The newest The Plant has been a long time coming, and as soon as I saw the hefty size of issue eight, I knew that it was worth the wait. The dark blue, black and hazy white cover image suggests that the horticultural journal has turned a new leaf: in the past, covers have been bright and eclectic, and there’s something more subdued and mature about the icy sunset that graces the new front.
For those who haven’t read The Plant before, each issue is themed around a different plant (in this case, it’s the violin shaped fiddle-leaf fig), and at the back the editors invite different illustrators to draw their own version of the theme. These drawings are then printed in a mellow green alongside instructions and tips for taking care of the plant in question (above). The fiddle-leaf fig seems the favoured choice for contemporary illustrators at the moment; it’s got that same bulging, cartoonish form that you see in Matisse prints and which seems to be a prevalent source of inspiration currently. Marcus Oakley’s print captures the fiddle-leaf with particular Matisse-like zeal, and Thomas Murphy’s child-like hand also contains a hint of early modernist painting (also above).
Once The Plant felt quite Apartamento-like in its layout, especially because of the way that it juxtaposed text and photo on opposite sides of the page. With issue 8, though, the magazine has really come into its own, partly because of the photography’s quality has sharpened and also because the spreads have become more varied. An article on the garden in the film The Last Year at Marienbad is laid out in a way that is crisp and cinematic (above), the design plays close attention to The Plant’s aesthetic while still alluding to the content. At other times, the journal erupts into spreads of jumbled, organic forms (below), similar to the way that a garden can suddenly become more feral if you stray from the path.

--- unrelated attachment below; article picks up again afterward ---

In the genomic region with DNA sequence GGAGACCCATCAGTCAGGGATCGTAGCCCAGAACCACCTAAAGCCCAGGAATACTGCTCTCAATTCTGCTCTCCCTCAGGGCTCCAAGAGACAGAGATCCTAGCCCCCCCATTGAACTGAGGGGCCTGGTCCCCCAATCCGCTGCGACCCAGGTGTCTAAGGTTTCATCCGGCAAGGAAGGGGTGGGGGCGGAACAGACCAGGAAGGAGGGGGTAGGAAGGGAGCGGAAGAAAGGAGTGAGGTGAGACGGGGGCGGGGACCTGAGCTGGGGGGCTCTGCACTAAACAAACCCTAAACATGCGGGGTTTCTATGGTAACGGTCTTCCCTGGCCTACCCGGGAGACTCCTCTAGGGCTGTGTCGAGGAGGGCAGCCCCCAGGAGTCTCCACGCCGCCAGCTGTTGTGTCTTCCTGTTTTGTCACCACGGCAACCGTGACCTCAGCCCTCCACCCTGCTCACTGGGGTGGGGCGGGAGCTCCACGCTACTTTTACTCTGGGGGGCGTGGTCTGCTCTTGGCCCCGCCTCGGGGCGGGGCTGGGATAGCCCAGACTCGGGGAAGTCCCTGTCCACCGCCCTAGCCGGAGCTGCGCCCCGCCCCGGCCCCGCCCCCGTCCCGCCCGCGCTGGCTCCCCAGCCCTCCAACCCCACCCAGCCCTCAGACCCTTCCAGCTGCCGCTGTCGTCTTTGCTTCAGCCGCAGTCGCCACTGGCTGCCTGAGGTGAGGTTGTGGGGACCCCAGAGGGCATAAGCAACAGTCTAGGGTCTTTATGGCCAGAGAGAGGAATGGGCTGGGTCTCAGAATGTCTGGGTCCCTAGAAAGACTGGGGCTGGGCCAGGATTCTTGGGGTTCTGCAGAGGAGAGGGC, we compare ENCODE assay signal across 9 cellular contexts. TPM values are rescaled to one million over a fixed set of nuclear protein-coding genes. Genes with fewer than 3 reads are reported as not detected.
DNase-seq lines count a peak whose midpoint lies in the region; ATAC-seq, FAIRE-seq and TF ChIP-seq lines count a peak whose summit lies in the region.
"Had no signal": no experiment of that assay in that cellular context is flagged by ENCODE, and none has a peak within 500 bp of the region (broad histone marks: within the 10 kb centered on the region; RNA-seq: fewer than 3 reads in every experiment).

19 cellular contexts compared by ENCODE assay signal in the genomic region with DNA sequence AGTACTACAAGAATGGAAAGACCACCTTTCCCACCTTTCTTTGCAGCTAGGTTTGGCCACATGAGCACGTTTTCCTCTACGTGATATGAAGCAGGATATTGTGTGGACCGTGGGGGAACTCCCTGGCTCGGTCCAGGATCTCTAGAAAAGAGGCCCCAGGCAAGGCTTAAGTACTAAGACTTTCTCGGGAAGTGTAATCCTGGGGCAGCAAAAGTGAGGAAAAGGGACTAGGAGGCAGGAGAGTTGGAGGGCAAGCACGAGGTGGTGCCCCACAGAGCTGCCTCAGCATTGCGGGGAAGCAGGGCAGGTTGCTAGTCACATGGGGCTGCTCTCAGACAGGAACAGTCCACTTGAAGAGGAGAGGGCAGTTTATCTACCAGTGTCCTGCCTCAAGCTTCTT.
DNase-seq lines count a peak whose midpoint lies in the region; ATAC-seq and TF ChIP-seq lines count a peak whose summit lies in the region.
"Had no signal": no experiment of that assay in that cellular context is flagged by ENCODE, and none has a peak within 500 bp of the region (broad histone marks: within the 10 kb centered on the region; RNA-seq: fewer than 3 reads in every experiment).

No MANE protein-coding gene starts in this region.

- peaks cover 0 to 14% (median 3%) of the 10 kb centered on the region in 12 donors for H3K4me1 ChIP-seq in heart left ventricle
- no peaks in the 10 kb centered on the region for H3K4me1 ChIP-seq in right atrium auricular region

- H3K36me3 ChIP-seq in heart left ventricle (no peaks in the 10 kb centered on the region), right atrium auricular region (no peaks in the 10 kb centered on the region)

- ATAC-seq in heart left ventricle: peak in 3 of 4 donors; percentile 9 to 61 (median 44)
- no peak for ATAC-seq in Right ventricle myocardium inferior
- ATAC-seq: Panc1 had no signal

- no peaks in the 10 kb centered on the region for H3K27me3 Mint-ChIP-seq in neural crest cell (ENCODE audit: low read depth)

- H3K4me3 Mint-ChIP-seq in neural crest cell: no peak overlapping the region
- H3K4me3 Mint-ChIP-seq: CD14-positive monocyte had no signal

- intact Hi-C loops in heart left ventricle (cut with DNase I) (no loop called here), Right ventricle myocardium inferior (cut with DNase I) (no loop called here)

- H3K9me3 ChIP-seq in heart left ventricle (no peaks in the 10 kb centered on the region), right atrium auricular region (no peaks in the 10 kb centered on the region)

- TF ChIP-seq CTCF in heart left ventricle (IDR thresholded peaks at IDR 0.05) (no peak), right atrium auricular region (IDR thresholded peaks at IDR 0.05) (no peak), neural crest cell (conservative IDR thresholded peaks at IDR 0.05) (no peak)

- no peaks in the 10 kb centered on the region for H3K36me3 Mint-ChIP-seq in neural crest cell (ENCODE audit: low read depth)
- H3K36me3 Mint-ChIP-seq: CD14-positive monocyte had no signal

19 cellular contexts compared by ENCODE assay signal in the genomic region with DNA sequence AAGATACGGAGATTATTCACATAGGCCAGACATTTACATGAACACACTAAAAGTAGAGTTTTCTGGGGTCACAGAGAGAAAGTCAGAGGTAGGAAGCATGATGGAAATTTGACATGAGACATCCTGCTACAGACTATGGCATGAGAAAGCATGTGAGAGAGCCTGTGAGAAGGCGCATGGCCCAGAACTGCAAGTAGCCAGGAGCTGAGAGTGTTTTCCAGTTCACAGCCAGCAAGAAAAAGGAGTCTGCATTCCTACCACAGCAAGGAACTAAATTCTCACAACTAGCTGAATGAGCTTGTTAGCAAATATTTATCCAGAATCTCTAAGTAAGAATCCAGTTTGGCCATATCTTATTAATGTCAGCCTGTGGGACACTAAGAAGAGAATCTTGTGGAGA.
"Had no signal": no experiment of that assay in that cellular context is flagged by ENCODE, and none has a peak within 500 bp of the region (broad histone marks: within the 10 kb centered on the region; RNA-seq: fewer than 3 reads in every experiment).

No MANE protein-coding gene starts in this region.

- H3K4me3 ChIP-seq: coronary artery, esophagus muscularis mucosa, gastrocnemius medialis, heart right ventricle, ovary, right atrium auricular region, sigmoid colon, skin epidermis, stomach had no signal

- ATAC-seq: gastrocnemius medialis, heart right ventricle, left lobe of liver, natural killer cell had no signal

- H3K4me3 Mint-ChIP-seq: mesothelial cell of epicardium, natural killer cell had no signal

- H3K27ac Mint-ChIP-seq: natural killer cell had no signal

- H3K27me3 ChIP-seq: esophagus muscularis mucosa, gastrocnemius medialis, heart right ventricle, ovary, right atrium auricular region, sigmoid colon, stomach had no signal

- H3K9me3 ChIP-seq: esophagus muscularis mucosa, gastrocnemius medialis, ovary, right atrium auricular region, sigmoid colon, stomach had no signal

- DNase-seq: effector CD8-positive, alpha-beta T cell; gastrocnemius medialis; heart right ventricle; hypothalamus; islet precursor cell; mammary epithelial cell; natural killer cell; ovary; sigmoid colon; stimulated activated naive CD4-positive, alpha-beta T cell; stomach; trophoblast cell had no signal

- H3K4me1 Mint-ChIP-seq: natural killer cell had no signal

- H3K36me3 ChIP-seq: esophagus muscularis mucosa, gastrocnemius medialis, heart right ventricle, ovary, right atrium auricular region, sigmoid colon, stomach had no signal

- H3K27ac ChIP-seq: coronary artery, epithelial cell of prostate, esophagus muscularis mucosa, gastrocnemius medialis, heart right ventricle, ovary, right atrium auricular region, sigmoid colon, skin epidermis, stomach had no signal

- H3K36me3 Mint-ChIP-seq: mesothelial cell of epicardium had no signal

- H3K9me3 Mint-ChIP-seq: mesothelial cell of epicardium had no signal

Some of the art and design that The Plant features in reference to its horticultural theme are classic, and you couldn’t imagine a journal about flowers and shrubbery without it. An in-depth essay about Georgia O’Keeffe is one such example (above) – an artist that a plant-themed publication would be mad not to include. At other times the features are more surprising and unexpected, like a piece on industrial designer Max Lamb’s use of tree stumps for chairs (below).
There’s also a Do-It-Yourself guide to making concrete flowerpots (above), a short history of the piss-plant, and a look through French garden designer Gilles Clement’s garden (below).
I think that The Plant is at its best when it draws on its theme to look at how contemporary design, art and illustration is informed and entrenched in the organic world. It’s a magazine that has chosen a topic that’s very on point in terms of the current Zeitgeist, almost like The Gourmand with cooking. Pots of cacti or spider plant sit alongside penholders in most creative office environments these days, and illustrators seem to be choosing to draw fiddle leafs over computers, space stations or electronics when they get the chance. That’s why stories on designers like Lamb are particularly excellent; it’s an example of how The Plant uses its theme to aptly shed light on what’s happening in art and design today.
Editor-in-chief: Cristina Merino
Art director: Isabel Merino & Carol Montpart